Saturday, November 5, 2022

REVIEW: 'Law & Order: Organized Crime' - Reyes Must Confront His Past to Help the Task Force Find Vaughn in 'Blaze of Glory'

NBC's Law & Order: Organized Crime - Episode 3.06 "Blaze of Glory"

After the task force is caught in a shootout, Stabler is on a mission to find out how the perps are connected to the NYPD. Reyes is determined to put the aggressors of his past behind bars, even if it means going against orders.

"Blaze of Glory" was written by Daniel "Koa" Beaty and directed by Anna Dokoza

Vaughn inherently believes he should wield power over others. He was drawn to the police force under the belief that would validate that mentality for him with no limitations. He could rule over society enforcing the laws however he saw fit. He washed out of the academy. The practices used to force him into compliance were heinous and should be illegal. This show continues to be inherently skeptical of the institution of policing. It's a corrupt force. It only takes a small nudge for one person to fall down that path. It's almost inevitable. In fact, Stabler now sees it everywhere. People within command refuse to see the true scope of the problem. They want to believe it's only a few bad apples. They will be held accountable once they abuse their authority. That's the wrong time to begin addressing these issues. Yes, part of it stems from rooting out the people who don't deserve a badge and gun when they first apply. This job comes with a lot of responsibilities. They should be held accountable by the public. Instead, far too many people see those basic attempts at oversight as misplaced criticisms after the fact. Too few people know the reality of what it takes to do this job. And so, the police should be trusted no matter what. Plenty of them lie though. They do so in order to make their cases or explain something that would otherwise look bad in their conduct. None of this can be solved if the people in power are ignorant to the issues. It's still easier to see Stabler as the problem. He's the one stepping out from the norm. He helped take down a gang of corrupt cops. He remains haunted by what he had to do to expose the Brotherhood. But now, he's not receiving the support and backup he needs. He still faces plenty of threats too. He needs to know he can count on his fellow officers. They are being targeted. Vaughn makes that clear when his house is raided. It's not some inferred threat either. He says it directly. Bell and Stabler still have to make their case to the people who can actually spread this message to everyone in danger. Anyone on the job could be targeted at any time. Bell and Stabler don't want cops to be killed because one person has a vendetta against them. They are dismissed as being hysteria. They are blowing this case out of proportions. Of course, they eventually get the support they need. However, the task force is much more efficient on their own. Its members are responsible for arresting everyone involved in this scheme. It's not some outcome that could only happen because the police force redirected all of their resources towards this manhunt. It carries personal significance for the members of the task force. As such, they step up and reveal who they are truly are. Those personal morals matter even if it goes against what the police culture demands from them in carrying out this job every day.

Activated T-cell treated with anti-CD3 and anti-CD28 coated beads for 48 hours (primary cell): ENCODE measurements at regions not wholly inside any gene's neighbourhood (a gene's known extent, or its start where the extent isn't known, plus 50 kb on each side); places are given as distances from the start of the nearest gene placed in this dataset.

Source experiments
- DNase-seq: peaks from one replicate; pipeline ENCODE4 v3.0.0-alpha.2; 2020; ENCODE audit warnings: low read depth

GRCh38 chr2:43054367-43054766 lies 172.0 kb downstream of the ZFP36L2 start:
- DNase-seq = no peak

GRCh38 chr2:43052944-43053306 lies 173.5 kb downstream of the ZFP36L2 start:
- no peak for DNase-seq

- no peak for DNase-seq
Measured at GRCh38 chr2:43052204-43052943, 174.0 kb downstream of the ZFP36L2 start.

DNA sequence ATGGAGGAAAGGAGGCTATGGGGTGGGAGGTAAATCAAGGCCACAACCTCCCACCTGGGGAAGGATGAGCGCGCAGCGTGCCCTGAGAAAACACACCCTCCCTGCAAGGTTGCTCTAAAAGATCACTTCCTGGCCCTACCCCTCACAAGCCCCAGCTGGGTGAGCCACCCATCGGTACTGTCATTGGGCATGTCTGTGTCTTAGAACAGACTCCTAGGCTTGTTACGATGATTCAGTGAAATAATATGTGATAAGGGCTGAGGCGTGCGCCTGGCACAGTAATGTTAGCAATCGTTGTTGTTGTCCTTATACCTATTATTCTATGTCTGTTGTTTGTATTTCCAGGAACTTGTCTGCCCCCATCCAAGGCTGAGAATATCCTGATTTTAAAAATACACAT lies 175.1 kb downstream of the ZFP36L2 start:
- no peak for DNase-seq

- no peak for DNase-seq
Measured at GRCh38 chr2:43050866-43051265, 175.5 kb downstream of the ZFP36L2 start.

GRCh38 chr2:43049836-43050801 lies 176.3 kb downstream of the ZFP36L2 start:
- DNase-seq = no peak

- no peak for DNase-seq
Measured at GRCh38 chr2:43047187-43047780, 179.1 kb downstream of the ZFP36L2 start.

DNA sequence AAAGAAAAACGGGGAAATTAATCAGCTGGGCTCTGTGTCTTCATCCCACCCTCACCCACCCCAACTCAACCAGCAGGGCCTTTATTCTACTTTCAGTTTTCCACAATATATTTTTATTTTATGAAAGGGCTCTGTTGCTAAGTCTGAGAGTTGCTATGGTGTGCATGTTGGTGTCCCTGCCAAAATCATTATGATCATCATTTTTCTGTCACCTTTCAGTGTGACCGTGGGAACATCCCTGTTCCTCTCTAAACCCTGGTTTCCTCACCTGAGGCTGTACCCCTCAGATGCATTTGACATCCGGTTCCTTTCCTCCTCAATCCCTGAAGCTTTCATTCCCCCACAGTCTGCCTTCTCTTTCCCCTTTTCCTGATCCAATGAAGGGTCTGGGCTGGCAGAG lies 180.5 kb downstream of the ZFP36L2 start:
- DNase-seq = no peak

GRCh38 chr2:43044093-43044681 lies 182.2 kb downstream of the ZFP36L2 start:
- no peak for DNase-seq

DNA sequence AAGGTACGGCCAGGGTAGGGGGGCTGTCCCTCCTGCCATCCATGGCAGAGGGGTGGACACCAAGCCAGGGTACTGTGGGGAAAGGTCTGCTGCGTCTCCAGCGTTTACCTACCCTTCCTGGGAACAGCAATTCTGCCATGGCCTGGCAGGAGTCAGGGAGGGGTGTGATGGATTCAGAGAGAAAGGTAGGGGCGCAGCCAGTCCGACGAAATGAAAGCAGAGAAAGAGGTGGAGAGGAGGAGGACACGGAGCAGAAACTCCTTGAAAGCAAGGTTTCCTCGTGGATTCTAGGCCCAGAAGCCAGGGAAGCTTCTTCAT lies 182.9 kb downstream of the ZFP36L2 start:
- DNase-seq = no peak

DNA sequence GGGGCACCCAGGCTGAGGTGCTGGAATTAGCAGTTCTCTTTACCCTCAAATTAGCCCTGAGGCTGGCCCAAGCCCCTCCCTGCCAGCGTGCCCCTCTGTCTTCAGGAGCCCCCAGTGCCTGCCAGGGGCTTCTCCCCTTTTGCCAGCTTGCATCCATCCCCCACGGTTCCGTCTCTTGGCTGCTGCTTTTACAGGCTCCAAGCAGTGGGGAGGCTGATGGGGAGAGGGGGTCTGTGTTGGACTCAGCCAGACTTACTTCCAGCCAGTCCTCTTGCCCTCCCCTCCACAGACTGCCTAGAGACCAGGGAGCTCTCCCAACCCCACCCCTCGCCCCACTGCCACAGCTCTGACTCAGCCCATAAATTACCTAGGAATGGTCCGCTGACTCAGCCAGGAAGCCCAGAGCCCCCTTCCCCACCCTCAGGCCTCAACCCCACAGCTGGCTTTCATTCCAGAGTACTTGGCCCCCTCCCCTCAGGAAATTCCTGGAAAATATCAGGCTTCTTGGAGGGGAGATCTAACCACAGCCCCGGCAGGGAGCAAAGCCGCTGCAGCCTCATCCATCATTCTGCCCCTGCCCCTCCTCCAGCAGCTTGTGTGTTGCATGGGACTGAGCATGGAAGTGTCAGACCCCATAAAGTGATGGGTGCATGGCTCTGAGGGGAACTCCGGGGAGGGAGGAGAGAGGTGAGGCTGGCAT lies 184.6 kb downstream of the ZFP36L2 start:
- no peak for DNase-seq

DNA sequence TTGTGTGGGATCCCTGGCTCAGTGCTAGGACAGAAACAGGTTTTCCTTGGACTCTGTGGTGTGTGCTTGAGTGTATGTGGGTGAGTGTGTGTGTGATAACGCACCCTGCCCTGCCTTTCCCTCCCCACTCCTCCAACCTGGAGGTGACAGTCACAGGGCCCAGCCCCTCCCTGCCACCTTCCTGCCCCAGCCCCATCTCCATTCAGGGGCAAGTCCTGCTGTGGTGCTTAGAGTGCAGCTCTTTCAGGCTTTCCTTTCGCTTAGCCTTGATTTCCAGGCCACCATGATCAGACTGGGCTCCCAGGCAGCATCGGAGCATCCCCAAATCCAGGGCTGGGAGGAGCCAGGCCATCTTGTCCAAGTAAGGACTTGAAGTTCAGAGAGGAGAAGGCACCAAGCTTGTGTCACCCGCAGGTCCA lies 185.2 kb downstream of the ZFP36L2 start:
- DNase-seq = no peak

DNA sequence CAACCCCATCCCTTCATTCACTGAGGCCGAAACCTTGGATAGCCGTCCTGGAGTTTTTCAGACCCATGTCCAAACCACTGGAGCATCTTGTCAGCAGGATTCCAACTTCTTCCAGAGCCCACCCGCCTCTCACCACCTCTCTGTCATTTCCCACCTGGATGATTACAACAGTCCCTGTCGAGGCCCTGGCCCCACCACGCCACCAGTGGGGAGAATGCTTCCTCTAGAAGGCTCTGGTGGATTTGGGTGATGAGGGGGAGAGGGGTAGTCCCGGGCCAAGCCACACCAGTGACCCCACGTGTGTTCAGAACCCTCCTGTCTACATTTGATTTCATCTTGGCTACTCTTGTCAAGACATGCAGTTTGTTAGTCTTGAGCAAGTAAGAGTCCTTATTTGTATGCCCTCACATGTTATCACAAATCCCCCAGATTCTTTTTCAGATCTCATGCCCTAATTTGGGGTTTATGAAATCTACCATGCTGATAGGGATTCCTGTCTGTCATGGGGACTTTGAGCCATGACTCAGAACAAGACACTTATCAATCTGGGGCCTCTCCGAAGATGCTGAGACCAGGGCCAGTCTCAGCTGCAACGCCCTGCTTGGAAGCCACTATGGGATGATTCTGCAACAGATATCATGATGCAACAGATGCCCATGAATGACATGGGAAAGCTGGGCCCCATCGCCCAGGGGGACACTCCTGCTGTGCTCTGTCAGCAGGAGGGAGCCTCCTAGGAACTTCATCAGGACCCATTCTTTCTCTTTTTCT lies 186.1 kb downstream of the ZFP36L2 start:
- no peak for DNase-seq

Reyes was physically abused by his foster parent. He endured the same pain as Vaughn, Dante and Manny. He was in the same environment with them. And yet, he went on to join the police while they never amounted to anything more than a life of crime. The day Dante was released from prison he was pulled into this new scheme. He had no other choices. His foster brother demanded loyalty from him. Dante spoke out against what Vaughn was doing. He was shot and left behind. He ultimately dies. The doctors couldn't save him. Reyes hoped to share the news that Leonard wouldn't hurt anyone else. It was too late. Reyes went rogue in the hopes of preventing the cycle from repeating. He didn't know that more kids were being placed in Leonard's care. He was also confused as to why he wasn't sexually abused. That was the main difference between him and his foster siblings. Leonard suggests he wasn't as bad as they were. As such, he wasn't deserving of that punishment. Leonard proclaims he had to behave that way to get them to become outstanding citizens who belong in society. Of course, that logic is faulty. They were abused. They could never escape from the trauma done to them. That limited their lives. The opportunities to heal just weren't present for them. Reyes has support. He has built a life for himself. He's still haunted by what happened all those years ago. It continues to happen with Vaughn too. He encourages the suffering. He unified his brothers by talking about the abuse and the righteous anger within them. And yet, he continued to see Leonard. He allowed the abuse to happen to more kids because it became something he wanted. He wanted to feel bad in order to be justified in his stance of the world being against him. As such, he could take out his frustrations however he wanted. That's an insane psychology. It results in a lot more harm being done. Reyes has to reckon with that now. He has the opportunity to kill Leonard. He doesn't take it. He trusts that the system will believe him. He doesn't have the same confidence that the SVU detectives have after years of working cases just like this. He only trusts that his team will support him. He's still new to the unit. That trust has already formed. That's true with Whelan as well. Stabler appreciates how his new partner reacts in the field. They are against a heavily armed assailant with a vendetta against them. They find a way to exploit those connections in the hopes of getting Vaughn to drop his guard. He does exactly that. In fact, he's pompous with his declarations. He survives all of this because of how easily available tactical gear was for him. This is the moment where he is stopped. It could have happened before but the belief of how to discipline and be a man are so corrupted that they only made the situation worse. Stabler has history and experience in that regard. In the end, his good work comes from holding the system accountable even when the odds seem stacked against him at all times. He frequently emerges victorious nevertheless.